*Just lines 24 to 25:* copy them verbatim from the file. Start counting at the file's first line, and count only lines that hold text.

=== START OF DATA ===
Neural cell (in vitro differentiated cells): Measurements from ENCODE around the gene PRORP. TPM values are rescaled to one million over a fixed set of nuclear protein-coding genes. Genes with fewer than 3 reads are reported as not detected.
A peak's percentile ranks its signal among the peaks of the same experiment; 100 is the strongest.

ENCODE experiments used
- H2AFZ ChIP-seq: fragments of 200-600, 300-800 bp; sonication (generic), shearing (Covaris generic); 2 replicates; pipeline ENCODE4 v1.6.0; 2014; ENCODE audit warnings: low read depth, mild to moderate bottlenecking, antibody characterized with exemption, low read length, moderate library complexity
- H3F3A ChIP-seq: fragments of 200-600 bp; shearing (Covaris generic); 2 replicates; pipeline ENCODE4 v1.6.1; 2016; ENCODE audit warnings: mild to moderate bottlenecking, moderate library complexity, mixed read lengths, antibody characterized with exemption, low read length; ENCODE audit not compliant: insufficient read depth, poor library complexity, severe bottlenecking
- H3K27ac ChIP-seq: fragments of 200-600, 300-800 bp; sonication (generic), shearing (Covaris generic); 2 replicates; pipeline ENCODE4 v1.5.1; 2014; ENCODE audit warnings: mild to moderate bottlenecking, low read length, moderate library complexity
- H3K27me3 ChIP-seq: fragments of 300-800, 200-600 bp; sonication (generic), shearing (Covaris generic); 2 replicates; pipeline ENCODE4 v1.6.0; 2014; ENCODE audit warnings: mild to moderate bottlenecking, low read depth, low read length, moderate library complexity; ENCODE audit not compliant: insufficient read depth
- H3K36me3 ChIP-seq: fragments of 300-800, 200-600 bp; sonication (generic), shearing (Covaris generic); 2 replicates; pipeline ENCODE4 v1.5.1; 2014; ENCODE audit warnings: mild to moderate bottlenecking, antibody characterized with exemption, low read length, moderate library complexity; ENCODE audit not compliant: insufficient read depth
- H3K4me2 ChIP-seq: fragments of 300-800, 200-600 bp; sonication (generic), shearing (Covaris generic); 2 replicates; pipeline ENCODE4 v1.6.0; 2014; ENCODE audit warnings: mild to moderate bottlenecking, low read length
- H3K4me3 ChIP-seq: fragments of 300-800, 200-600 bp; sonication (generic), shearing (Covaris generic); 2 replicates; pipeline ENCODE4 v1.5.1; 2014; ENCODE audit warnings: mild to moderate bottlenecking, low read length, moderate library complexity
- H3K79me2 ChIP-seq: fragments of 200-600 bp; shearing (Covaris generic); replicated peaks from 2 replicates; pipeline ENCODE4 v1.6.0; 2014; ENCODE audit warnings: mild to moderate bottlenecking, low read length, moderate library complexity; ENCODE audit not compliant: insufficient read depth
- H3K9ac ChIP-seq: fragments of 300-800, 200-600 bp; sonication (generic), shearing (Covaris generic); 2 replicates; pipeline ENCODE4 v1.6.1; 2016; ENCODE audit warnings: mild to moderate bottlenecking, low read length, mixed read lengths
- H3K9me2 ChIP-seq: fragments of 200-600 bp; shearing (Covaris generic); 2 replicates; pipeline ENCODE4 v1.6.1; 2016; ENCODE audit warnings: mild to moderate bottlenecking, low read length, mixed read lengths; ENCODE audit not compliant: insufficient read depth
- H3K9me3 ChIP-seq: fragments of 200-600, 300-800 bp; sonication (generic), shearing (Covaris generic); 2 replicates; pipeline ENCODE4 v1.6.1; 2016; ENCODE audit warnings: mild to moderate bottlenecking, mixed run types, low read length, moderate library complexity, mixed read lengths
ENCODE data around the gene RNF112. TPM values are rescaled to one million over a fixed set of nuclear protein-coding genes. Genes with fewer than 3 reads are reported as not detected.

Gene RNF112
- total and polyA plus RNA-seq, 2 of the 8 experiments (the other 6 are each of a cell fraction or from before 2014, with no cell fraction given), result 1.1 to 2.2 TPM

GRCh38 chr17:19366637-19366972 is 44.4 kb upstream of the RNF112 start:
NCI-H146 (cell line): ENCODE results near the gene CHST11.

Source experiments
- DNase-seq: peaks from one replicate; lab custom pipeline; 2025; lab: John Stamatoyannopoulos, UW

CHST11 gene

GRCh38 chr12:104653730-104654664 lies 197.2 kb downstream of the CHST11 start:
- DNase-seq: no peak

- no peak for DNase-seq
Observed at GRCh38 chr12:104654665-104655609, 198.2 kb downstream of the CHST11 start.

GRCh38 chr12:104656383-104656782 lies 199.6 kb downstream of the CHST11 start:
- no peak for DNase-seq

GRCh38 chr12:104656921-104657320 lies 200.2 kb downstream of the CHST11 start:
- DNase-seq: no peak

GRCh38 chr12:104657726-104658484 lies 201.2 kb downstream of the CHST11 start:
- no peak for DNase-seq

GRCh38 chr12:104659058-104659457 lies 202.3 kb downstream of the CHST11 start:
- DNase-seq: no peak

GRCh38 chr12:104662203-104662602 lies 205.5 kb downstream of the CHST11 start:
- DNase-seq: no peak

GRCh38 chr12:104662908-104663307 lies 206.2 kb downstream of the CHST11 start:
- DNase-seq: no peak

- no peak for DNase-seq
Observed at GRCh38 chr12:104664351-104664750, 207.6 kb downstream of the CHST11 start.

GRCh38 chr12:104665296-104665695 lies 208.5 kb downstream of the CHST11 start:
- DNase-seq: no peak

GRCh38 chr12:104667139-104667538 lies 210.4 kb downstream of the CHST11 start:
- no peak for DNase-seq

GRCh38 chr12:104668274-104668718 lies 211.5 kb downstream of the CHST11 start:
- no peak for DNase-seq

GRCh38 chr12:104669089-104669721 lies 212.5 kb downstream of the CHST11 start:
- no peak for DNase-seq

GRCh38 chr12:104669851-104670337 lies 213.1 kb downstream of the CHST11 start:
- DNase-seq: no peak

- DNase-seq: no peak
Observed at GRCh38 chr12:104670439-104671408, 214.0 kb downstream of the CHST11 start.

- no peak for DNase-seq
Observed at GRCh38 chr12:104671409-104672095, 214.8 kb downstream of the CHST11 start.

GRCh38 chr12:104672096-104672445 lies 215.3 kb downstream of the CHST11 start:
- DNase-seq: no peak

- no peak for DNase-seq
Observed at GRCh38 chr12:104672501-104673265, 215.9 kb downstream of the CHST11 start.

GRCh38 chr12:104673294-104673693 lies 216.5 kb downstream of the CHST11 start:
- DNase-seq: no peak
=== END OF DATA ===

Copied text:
- DNase-seq: no peak

- no peak for DNase-seq